Migration has slowed across advanced economies as governments restricted entry to keep out Covid-19 and its variants. In New Zealand, the number of people arriving with work visas shrank from about 240,000 in the year through June 2019, to just 5,000 in the year through June 2021, government data show. In the U.S., the slowdown in immigration began in 2017, when the Trump administration adopted a range of policies to curb both illegal and legal immigrants. The annual net inflow has fallen from more than one million in 2015-16 to about a quarter of a million in 2020-21, according to the U.S. Census Bureau.

Meanwhile, older workers dropped out of the workforce, in some cases to avoid exposure to Covid-19. Some younger adults quit work to care for children or other family members.

There are signs that as vaccines cut the risk of severe illness or death from Covid, workers have returned to the labour force and migration has resumed. In New Zealand, the number of people arriving with work visas surged to almost 5,000 this past June. That suggests unemployment may start to respond more to changes in economic output.

Other forces might be more durable, however. Older people aren‘t yet returning to work in the U.S.: The labour-force participation rate of workers aged 65 or older has fallen to about 23% from 26% in early 2020. Rapidly aging Germany and Italy are expected to lose millions of workers to retirement over the next decade, which suggests labour shortages will persist.

While sustained low unemployment is generally a boon, Japan’s experience also shows the downsides: It means that the economy isn’t able to quickly direct workers to growth areas, which can limit “creative destruction”—the elimination of obsolete industries so that new industries can grow.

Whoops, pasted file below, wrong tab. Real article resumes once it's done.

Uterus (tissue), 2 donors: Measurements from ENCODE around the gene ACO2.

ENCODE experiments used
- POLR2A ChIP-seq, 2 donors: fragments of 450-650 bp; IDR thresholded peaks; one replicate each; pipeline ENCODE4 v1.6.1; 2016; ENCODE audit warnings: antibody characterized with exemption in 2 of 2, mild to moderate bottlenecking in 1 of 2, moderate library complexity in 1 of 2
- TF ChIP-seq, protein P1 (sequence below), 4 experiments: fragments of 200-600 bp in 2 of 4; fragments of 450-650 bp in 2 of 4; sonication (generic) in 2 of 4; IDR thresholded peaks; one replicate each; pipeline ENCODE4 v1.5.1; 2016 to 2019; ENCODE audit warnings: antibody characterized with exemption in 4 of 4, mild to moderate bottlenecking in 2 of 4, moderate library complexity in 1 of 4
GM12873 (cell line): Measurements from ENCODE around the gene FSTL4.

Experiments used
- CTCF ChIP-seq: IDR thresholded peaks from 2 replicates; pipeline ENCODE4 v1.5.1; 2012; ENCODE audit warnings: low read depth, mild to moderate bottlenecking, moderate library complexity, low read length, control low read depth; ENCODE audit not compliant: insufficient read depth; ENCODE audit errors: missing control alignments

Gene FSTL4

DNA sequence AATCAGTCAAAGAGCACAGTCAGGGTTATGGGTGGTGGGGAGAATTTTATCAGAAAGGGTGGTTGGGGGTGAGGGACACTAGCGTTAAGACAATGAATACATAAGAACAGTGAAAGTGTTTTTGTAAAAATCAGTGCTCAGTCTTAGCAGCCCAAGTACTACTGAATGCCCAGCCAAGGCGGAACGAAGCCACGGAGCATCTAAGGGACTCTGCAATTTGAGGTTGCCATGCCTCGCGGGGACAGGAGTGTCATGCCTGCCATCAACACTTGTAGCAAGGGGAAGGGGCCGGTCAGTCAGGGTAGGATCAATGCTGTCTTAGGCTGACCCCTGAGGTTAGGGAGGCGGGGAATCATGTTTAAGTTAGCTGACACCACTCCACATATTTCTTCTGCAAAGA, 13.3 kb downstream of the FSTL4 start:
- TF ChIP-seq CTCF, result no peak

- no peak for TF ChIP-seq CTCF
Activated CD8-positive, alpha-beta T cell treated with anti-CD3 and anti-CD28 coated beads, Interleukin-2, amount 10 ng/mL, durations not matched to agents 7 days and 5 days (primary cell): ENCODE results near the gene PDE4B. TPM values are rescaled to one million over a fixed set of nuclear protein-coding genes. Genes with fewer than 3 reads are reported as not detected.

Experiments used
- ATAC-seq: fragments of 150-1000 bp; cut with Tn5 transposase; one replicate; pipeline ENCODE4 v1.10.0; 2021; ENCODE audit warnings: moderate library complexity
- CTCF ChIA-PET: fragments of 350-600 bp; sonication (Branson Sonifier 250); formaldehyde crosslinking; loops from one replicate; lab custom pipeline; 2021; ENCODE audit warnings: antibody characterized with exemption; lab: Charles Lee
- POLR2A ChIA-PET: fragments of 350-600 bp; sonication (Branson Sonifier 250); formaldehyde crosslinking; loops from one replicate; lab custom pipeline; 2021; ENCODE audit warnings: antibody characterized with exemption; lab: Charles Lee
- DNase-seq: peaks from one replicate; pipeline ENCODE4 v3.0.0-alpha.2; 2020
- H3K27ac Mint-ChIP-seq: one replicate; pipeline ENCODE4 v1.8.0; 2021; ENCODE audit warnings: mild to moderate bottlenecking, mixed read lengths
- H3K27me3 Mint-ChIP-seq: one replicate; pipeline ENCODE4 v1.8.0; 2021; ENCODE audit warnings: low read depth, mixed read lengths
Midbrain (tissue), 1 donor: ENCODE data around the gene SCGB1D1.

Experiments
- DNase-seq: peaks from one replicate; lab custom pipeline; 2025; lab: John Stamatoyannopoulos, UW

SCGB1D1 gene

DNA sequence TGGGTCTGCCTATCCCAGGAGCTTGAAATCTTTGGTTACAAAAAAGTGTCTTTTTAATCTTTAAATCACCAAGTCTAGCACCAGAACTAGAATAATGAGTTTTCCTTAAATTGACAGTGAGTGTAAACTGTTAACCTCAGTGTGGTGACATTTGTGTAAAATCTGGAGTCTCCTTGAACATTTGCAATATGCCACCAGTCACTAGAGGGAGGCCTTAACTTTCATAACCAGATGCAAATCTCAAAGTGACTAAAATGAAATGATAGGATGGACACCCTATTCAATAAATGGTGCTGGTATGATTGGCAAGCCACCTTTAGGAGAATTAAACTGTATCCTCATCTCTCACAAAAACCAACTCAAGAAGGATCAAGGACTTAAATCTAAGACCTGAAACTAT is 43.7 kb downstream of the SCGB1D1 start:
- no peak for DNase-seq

Takahide Kiuchi, an economist at Nomura Research Institute and former Bank of Japan policy board member, said, “Japan’s economy may look more stable with mild inflation. But the flip side of a stable economy is the negative impact of slow changes in the industrial structure.”

Reprinted by permission of The Wall Street Journal, Copyright 2021 Dow Jones & Company. Inc. All Rights Reserved Worldwide. Original date of publication: August 7, 2022.



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New York Watch Auctions Record Uptick in Sales in the Face of Market Slowdown
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Luxury watch collectors showed ongoing strong demand for Patek Philippe, growing interest in modern watches and a preference for larger case sizes and leather straps at the June watch sales in New York, according to an analysis of the major auctions.

Independent and neo-vintage categories, meanwhile, experienced declines in total sales and average prices, said the report from  EveryWatch, a global online platform for watch information. Overall, the New York auctions achieved total sales of US$52.27 million, a 9.87% increase from the previous year, on the sale of 470 lots, reflecting a 37% increase in volume. Unsold rates ticked down a few points to 5.31%, according to the platform’s analysis.

EveryWatch gathered data from official auction results for sales held in New York from June 5 to 10 at Christie’s, Phillips, and Sotheby’s. Limited to watch sales exclusively, each auction’s data was reviewed and compiled for several categories, including total lots, sales and sold rates, highest prices achieved, performance against estimates, sales trends in case materials and sizes as well as dial colors, and more. The resulting analysis provides a detailed overview of market trends and performance.

The Charles Frodsham Pocket watch sold at Phillips for $433,400.

“We still see a strong thirst for rare, interesting, and exceptional watches, modern and vintage alike, despite a little slow down in the market overall,” says Paul Altieri, founder and CEO of the California-based pre-owned online watch dealer BobsWatches.com, in an email. “The results show that there is still a lot of money floating around out there in the economy looking for quality assets.”